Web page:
That goes to show that, with respect to copyright, new rules are not needed; just enforcement of the old. We were never living in a true legal vacuum, as the "Information Wants to Be Free" contingent suggested; we were living in an enforcement vacuum instead, and that is now changing, as violators are being hunted down.

Even the hunt itself has had a chilling effect. Knowing that one is committing a crime, and may be caught, is scary indeed. Students will back off of illegal copying once they learn that the free ride was an illusion; and if they don't, many parents will step in to ensure that their children don't earn a criminal record along with their college diploma.

Like shoplifting, illegal downloading can be reduced by monitoring and warning

In a lot of ways, downloading is more like shoplifting than it is like "piracy," the term often used for it. Pirates embrace a life of crime; shoplifters often see their activity (wrongly) as an exciting and slightly risky diversion -- a relatively petty vice in an otherwise law-abiding life.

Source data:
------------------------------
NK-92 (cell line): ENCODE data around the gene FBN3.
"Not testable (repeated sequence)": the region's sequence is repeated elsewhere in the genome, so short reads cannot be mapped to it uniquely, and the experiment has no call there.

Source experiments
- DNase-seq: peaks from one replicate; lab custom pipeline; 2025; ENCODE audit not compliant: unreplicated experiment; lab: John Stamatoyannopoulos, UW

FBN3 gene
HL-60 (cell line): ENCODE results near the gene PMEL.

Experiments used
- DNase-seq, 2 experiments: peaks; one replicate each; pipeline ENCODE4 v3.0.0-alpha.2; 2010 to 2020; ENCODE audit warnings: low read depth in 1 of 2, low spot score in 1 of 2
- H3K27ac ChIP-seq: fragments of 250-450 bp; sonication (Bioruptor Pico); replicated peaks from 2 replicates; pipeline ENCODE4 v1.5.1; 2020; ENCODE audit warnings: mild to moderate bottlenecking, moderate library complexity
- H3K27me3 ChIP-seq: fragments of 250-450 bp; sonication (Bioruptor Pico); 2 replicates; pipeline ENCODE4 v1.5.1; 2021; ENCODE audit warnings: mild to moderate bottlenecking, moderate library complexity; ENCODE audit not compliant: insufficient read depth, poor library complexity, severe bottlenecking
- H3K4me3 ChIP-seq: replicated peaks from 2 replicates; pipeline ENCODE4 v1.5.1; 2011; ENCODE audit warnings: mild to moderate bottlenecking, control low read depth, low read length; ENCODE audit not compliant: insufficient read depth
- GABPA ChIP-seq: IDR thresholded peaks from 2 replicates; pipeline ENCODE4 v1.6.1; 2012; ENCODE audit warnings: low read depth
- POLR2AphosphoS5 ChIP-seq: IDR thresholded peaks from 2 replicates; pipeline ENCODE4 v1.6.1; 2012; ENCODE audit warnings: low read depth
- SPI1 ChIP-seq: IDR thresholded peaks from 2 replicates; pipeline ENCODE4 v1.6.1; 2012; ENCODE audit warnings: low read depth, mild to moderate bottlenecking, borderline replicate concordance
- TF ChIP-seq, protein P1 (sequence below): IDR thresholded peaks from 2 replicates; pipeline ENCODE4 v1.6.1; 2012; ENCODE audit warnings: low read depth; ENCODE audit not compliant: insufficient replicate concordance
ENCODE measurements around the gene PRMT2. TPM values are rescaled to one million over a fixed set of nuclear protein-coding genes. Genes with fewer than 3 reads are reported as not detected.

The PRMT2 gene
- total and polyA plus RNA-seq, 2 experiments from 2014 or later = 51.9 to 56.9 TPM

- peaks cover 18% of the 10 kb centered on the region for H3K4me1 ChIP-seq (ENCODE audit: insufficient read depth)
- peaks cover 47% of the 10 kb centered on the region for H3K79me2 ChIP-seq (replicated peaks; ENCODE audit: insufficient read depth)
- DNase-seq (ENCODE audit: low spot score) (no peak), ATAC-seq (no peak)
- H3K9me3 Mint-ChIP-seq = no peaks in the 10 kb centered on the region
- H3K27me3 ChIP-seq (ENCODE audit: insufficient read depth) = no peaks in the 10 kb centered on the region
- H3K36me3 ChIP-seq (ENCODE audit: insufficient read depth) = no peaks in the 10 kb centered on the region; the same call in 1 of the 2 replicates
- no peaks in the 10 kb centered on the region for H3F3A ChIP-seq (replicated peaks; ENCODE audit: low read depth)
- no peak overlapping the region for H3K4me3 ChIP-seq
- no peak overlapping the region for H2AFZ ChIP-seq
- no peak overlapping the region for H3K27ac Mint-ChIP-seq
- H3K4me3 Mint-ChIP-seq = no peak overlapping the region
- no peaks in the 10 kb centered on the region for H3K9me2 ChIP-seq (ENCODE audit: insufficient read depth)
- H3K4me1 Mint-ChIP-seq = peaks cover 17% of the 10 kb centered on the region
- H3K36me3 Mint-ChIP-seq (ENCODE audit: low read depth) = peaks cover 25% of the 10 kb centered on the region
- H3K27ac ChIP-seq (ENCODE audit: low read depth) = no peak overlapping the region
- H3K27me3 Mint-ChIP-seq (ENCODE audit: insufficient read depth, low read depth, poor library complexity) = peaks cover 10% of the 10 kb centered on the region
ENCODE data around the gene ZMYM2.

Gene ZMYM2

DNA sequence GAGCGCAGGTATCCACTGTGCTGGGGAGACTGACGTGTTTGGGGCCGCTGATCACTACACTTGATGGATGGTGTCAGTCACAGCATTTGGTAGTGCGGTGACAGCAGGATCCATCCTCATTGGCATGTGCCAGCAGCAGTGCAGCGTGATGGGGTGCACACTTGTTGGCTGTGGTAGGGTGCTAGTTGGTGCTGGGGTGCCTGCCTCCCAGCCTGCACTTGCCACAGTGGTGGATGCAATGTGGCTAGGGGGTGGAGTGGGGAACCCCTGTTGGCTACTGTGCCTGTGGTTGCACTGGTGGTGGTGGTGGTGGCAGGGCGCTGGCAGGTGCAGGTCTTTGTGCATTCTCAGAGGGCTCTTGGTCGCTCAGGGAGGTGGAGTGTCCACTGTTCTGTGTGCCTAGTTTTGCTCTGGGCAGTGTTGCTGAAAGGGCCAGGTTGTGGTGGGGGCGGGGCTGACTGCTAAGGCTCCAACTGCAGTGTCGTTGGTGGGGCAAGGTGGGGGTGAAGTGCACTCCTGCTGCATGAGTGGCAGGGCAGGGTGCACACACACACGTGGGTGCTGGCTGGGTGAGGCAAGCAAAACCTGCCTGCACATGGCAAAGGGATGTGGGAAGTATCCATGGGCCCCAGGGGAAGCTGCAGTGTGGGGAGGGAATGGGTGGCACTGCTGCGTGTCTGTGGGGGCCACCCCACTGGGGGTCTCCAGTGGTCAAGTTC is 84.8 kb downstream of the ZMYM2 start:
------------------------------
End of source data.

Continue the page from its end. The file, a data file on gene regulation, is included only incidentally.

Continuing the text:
The more seriously society takes shoplifting, the more shoplifters will be deterred. The same is true, I believe, for illegal downloaders. Every law-breaking student has a diploma at stake, and only a scintilla of students is hardened criminals. Like the thrill of shoplifting, the thrill of illegal downloading may fade quickly in the face of serious penalties, and a real risk of getting caught.

Of course, technological "locks" won't be perfect, and some level of crime will remain. But here, again, the shoplifting analogy is instructive. Stores do not lock up every item they offer to prevent shoplifting. Instead, they post signs saying shoplifting is a crime, monitor their customers, and press charges against individual shoplifters. Despite all this, retail stores have had to build into their profit picture losses that will result from undetected shoplifting.

The recording industry will have to use similar tactics, and like retail stores, they will have to live with a small loss from undetected stealing. But that loss can be minimized, through warnings, monitoring, and enforcement. And word of enforcement spreads. Few will be shoplifting from the store that famously pressed charges against Winona Ryder. Few students will keep downloading once their classmates have famously gotten in deep trouble for doing just that. That is good for them, but even better for us.

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Marci A. Hamilton, a FindLaw columnist, is the Paul R. Verkuil chairwoman in Public Law at Benjamin N. Cardozo School of Law, Yeshiva University. Her other pieces on copyright, among other issues, may be found in the archive of her columns at the FindLaw Web site.